This comment stays with me as I drive the car and becomes even more relevant when I am hustled around by Dirk Layer at a considerably faster pace. Yes, the car is very comfortable, not beating you up like some more stiffly suspended 911s I have experienced, but it is quick, too. The RS sprints from one corner to the next, changing direction with very predictable slip angles. You wouldn’t describe it as being “on rails”; instead, this is a car that wants to be tossed around a little bit, all the while making you feel very much in control and confident that you will get plenty of warning before the back end tries to get away. It really makes one wonder if sometimes we don’t overthink the suspension on these old cars.

After returning from our drive, we take the car to another photo location and get some final shots. Looking through the long telephoto lens, I’m struck by how perfectly straight the single-stage Grand Prix white bodywork really is. I have seen many cars where each panel – fender, door, quarter-panel – has been made perfectly straight individually, but not as a complete unit. The resulting reflections in the paintwork tend to jog and change planes as they cross from one panel to the next. In contrast, the reflections in the side of the RS have perfect continuity from front to back with only tiny breaks at the door gaps. The trick for a really straight 911, explained Tony, is to mock up the car completely during the bodywork stage with a set of new sacrificial door and hood seals as well as window frames (prior to re-anodizing) and the same latches and hinges as will be used during final assembly. With the panels fitted perfectly, the car is block sanded as a unit before blowing it apart and prepping for paint. This adds labor and expense, but the result makes a compelling argument for the procedure.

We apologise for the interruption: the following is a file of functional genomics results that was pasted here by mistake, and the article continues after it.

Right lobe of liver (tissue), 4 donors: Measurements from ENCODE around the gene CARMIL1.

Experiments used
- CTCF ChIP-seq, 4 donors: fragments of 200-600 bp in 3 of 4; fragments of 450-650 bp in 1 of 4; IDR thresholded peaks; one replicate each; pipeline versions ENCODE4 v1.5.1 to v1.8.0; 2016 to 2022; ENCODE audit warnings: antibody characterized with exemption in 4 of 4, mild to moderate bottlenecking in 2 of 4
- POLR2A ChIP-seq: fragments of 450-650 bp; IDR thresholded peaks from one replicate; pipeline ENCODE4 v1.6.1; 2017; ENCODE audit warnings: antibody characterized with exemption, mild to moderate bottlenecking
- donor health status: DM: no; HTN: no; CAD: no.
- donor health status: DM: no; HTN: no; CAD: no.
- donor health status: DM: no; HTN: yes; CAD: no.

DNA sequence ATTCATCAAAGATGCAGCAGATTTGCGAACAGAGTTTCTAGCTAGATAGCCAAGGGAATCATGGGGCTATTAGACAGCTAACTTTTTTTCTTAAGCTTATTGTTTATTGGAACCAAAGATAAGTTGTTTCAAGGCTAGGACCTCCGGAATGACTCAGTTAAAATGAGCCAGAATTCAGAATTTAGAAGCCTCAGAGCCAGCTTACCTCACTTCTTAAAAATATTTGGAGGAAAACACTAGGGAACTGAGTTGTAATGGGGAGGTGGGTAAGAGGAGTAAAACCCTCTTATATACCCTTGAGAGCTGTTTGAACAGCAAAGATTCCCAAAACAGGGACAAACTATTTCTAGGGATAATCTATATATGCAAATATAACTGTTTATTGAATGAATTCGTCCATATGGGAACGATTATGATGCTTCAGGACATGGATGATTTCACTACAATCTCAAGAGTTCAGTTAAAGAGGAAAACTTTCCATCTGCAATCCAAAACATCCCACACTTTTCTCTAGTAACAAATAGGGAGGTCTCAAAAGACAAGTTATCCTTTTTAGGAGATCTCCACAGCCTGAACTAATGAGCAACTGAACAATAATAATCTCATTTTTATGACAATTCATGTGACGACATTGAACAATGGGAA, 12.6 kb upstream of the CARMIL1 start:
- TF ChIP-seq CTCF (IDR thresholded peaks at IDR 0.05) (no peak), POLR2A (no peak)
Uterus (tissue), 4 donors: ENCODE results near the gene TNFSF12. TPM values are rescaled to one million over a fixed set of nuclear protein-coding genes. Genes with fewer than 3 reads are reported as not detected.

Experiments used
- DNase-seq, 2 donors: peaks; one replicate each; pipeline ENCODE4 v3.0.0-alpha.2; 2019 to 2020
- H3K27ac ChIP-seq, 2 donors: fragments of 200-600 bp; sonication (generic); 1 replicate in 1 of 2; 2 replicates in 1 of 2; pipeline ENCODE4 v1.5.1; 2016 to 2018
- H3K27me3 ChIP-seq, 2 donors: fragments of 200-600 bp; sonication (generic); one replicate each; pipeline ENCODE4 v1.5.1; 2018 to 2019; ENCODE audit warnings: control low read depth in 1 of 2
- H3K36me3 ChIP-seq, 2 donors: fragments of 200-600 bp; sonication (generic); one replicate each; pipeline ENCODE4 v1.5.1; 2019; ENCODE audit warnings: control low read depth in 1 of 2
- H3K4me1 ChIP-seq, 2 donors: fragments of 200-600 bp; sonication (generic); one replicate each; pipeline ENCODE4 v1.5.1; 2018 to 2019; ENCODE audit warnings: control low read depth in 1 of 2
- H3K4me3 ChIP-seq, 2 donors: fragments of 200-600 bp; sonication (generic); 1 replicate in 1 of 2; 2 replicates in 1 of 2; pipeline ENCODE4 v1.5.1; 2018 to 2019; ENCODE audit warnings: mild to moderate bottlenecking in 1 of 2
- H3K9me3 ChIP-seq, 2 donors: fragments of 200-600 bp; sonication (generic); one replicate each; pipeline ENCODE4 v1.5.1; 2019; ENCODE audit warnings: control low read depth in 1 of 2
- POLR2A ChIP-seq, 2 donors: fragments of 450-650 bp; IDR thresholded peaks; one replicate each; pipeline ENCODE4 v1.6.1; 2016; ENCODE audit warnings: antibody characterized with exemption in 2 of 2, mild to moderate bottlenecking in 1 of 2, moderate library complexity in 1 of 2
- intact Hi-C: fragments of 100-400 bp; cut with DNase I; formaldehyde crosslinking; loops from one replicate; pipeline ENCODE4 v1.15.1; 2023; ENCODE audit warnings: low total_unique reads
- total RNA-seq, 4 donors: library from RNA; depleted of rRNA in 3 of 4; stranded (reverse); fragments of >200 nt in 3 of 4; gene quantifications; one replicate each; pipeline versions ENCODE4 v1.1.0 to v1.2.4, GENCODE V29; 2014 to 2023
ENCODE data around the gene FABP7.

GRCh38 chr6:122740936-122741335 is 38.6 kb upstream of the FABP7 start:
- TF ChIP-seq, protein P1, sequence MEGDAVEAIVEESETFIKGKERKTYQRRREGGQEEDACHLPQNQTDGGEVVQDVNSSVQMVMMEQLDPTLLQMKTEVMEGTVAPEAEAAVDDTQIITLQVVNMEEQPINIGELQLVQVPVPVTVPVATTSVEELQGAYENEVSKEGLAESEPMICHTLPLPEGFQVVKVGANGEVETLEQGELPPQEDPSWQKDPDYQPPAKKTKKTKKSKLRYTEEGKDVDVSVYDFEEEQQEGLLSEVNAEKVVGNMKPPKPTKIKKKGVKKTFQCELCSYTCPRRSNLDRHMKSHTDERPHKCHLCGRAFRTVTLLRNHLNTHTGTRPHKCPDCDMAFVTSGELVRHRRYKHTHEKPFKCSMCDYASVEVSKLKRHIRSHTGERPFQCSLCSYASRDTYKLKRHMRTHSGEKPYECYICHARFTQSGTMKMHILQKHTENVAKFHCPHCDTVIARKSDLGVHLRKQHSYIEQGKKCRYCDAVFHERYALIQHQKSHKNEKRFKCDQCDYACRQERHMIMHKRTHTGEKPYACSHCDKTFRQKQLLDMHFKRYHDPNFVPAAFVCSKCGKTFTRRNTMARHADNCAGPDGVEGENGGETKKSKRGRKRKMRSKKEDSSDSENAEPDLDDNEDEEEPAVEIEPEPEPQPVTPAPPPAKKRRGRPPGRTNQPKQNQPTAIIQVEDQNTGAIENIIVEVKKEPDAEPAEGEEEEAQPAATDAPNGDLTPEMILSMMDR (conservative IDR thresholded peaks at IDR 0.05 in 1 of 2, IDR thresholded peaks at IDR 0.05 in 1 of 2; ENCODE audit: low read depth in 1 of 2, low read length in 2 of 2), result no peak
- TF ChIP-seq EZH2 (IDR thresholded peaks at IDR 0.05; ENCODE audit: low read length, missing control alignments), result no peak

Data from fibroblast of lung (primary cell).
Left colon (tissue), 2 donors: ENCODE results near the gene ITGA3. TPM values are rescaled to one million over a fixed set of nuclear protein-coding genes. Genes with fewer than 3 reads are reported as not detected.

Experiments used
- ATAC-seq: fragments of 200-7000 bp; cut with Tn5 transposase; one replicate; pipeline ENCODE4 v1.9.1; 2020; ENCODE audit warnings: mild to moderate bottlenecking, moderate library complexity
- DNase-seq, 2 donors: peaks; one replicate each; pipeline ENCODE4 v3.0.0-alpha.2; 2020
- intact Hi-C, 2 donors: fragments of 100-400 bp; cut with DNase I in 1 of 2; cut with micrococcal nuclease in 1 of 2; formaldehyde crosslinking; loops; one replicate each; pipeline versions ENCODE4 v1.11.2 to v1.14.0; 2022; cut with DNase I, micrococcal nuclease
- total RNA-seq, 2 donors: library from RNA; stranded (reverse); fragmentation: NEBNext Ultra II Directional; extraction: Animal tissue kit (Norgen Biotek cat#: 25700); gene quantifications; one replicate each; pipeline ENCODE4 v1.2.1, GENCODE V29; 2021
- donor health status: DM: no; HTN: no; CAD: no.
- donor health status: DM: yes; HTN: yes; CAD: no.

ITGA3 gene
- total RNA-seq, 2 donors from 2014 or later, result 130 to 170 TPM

Continuing the mantra of “factory correct,” the trunk area and underside were not slathered in thick coats of color or, heaven forbid, clearcoated. That’s not how Porsche delivered the car. Instead, these areas received a thin coat of white with hints of gray sealer primer peeking through in the crevices or in the shadows of pinch seams and flanges. Some may cringe, but that’s the way it was originally. No revisionist history here.

So what does one do with arguably the most pristine restored ’73 2.7 Carrera RS? Currently it is parked most of the time. There are a handful of concours events in its future, and it needs to remain as perfect as possible, at least for the time being. It’s a tough time for Bill, who admits that once in a while he sneaks it out of the garage and takes it for short drives around town. While talking with Bill about the car, he reminded me of his occupation, saying, “That’s probably why I had the car restored the way I did. I like to concentrate on the details.”

With that said, this is also the guy who had the RS completely sideways during his maiden drive. This “show-car” period is destined to be short lived. Bill is a racer at heart, and he knows that a 73 Carrera RS isn’t a car to be coddled like fine art. Many concours show cars have the reputation, right or wrong, of being all fluff and no substance, likely unable to drive home if they had to. Bill’s RS is dialed, meaning that keeping it in the garage is even more of a challenge. After all, this is a car that Porsche expected to be driven hard, and you don’t have to be a brain surgeon to understand that!

Also from Issue 209

  • Craig Porter's dream car, by 911 Design
  • A sexier body wrapped around Carrera power
  • Dual-purpose 944 S2, 911 SC and Boxster
  • A state of the art twin-turbo mind-blower
  • A primer on choosing the right rubber
  • Stacy Schulman wanted only the best
  • Charles Faroux, Porsche's French connection
  • How to make sure your machinery is fit